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Factors controlling pore pressure generation during K0 consolidation of laboratory tests

IP.com Disclosure Number: IPCOM000128044D
Original Publication Date: 1998-Dec-31
Included in the Prior Art Database: 2005-Sep-14
Document File: 7 page(s) / 24K

Publishing Venue

Software Patent Institute

Related People

Force, Erin A: AUTHOR [+3]

Related Documents

http://theses.mit.edu:80/Dienst/UI/2.0/Describe/0018.mit.theses/1998-270: URL

Abstract

During triaxial testing of cohesive soils, the specimen is consolidated to the desired stress state prior to either drained or undrained shear. Advances in technology have allowed more realistic simulation of field conditions, including continuous Ka consolidation rather than incremental hydrostatic consolidation. However it is necessary to select a conservatively slow consolidation strain rate to ensure negligible excess pore pressure which results in exceedingly long test durations. This experimental study of the factors controlling excess pore pressure generation provides insight for selecting more acceptable rates. An extensive experimental program was conducted on Resedimented Boston Blue Clay to study the behavior during constant rate of strain consolidation. Strain rate sensitivity was measured using the Wissa constant rate of strain device with tests ranging from 0.07 %/hr to 12.7 %/hr. The influence of specimen height and boundary drainage conditions was measured using a modified version of the MIT automated stress path triaxial apparatus. A special base with a removable needle probe was used to measure excess pore pressure in the middle of the test specimen. The results from tests without radial drainage firmly establish the relationship between excess pore pressure, hydraulic conductivity of the soil, strain rate, and height. Further, they support the use of equations based on a linear soil model developed for the CRS test to predict excess pore pressure. A second method of analysis for continuous loading based on equations for drained shear was also examined since it considers the presence of filter drains and the effectiveness of the drains. The results do not support the use of this theory in constant rate of strain tests and indicate a need for a more general model to account for radial drains. The research also provides several practical recommendations for testing. Regarding the CRS test, the current findings strongly support the use of the 'linear theory over the nonlinear theory in test interpretation. The results at higher strain rates indicate that the current ASTM guidelines for limits on the pore pressure need to be reduced and redefined in terms of hydraulic gradient in order to obtain correct hydraulic conductivities. Finally, the current consolidation strain rate of 0.1 %/hr for RBBC in the triaxial apparatus results in negligible pore pressures and may be increased by almost an order of magnitude. Thesis Supervisor: Dr. John T. Germaine Title: Principal Research Associate in Civil and Environmental Engineering

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FACTORS CONTROLLING PORE PRESSURE GENERATION DURING K0 CONSOLIDATION OF LABORATORY TESTS

by

Erin A. Force
Bachelor of Science in Civil and Environmental Engineering Tufts University, Medford, Massachusetts (1996)

Submitted in partial fulfillment of the requirements for the degree of Master of Science in Civil and Environmental Engineering

at the Massachusetts Institute of Technology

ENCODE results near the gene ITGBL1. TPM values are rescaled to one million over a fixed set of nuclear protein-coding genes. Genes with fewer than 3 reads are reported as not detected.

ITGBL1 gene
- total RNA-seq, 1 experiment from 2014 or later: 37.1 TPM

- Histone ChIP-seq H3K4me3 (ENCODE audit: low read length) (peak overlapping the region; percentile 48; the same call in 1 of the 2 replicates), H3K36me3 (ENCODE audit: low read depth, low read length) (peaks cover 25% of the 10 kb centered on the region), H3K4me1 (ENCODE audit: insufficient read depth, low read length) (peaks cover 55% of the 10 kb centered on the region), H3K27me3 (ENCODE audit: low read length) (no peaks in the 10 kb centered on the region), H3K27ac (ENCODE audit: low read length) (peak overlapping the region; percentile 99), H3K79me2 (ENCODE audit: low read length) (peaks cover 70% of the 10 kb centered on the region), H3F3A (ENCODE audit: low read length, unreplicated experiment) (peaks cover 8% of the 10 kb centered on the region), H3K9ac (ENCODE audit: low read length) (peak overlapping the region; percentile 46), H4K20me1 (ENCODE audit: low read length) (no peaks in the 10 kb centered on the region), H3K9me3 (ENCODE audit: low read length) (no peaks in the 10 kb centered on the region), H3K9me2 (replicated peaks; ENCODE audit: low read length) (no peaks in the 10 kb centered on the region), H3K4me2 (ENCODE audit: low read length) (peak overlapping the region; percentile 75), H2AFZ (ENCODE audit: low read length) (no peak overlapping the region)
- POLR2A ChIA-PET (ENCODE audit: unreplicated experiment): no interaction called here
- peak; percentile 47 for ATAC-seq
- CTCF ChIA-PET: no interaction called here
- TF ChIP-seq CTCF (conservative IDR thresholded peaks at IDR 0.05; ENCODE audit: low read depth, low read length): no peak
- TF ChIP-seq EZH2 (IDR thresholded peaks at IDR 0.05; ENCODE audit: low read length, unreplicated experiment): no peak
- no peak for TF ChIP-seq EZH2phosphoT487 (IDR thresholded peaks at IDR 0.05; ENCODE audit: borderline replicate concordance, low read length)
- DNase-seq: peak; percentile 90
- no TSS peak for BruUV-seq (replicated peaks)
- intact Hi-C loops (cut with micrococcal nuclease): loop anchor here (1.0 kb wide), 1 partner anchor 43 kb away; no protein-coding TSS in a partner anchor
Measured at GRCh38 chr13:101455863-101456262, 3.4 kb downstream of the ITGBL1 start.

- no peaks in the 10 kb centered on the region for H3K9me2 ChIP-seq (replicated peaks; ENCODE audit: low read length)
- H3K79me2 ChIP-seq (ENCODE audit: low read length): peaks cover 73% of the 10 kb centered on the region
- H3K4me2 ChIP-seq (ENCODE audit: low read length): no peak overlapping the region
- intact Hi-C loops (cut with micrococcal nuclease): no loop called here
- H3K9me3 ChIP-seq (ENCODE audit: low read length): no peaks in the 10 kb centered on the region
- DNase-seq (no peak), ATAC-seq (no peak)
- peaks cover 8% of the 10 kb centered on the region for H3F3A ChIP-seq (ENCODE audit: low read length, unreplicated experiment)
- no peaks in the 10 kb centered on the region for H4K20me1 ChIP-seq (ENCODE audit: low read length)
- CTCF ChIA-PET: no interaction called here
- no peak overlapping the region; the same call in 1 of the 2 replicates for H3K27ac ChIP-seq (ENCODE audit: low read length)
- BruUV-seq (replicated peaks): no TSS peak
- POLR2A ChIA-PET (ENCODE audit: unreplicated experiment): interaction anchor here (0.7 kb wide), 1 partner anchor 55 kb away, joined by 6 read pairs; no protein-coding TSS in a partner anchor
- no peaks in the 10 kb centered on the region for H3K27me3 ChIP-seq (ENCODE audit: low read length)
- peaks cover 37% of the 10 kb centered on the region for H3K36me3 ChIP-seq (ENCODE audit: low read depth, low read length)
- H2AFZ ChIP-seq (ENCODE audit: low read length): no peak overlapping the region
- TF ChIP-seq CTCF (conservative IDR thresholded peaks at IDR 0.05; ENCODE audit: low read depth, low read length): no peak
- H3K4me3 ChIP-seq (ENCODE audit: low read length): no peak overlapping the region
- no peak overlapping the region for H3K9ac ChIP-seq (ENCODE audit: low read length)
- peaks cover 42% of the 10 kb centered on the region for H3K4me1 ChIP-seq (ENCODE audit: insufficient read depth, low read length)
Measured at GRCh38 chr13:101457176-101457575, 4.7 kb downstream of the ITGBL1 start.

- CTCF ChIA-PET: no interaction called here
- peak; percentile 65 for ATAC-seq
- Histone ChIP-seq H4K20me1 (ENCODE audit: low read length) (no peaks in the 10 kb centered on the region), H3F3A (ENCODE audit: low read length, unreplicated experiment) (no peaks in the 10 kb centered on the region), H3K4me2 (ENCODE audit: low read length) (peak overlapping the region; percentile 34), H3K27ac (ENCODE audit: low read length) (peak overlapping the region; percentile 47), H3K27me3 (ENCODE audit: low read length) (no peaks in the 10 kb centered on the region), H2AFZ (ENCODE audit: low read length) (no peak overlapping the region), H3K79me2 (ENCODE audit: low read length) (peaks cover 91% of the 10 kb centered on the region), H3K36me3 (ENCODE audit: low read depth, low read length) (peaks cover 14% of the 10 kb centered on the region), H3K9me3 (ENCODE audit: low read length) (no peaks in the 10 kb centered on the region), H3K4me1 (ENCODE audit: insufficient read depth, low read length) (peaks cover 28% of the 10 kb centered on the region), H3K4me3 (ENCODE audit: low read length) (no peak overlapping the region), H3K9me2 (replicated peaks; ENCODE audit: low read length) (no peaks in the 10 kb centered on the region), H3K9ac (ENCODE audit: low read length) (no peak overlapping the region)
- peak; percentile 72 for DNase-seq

August 1998 [September 1998]
SIGNATURE OF author: [[signature omitted]]

Department of Civil and Environmental Engineering,

August 31, 1998
CERTIFIED BY: [[SIGNATURE OMITTED]]

Dr. John T. Germaine

Thesis Supervisor

ACCEPTED BY: [[SIGNATURE OMITTED]]

Prof. Joseph M. Sussman

Chairman, Departmental Committee on Graduate Studies ARCHIVES MASSACHUSETTS INSTITUTE OF TECHNOLOGY LIBRARIES OCT 26 1998

Massachusetts Institute of Technology Page 1 Dec 31, 1998

Page 2 of 7

Factors controlling pore pressure generation during K0 consolidation of laboratory tests

FACTORS CONTROLLING PORE PRESSURE GENERATION DURING K0 CONSOLIDATION Or, LABORATORY TESTS

By

Erin A. Force

Submitted to the Department of Civil and Environmental Engineering on August 31, 1995 in partial fulfillment of the requirements for the degree of Master of Science in Civil and Environmental Engineering

ABSTRACT

During triaxial testing of cohesive soils, the specimen is consolidated to the desired stress state prior to either drained or undrained shear. Advances in technology have allowed more realistic simulation of field conditions, including continuous Ka consolidation rather than incremental hydrostatic consolidation. However it is necessary to select a conservatively slow consolidation strain rate to ensure negligible excess pore pressure which results in exceedingly long test durations. This experimental study of the factors controlling excess pore pressure generation provides insight for selecting more acceptable rates.

An extensive experimental program was conducted on Resedimented Boston Blue Clay to study the behavior during constant rate of strain consolidation. Strain rate sensitivity was measured using the Wissa constant rate of strain device with tests ranging from 0.07 %/hr to 12.7 %/hr. The influence of specimen height and boundary drainage conditions was measured using a modified version of the MIT automated stress path triaxial apparatus. A special base with a removable needle probe was used to measure excess pore pressure in the middle of the test specimen.

The results from tests without radial drainage firmly establish the relationship between excess pore pressure, hydraulic conductivity of the soil, strain rate, and height. Further, they support the use of equations based on a linear soil model developed for the CRS test to pr...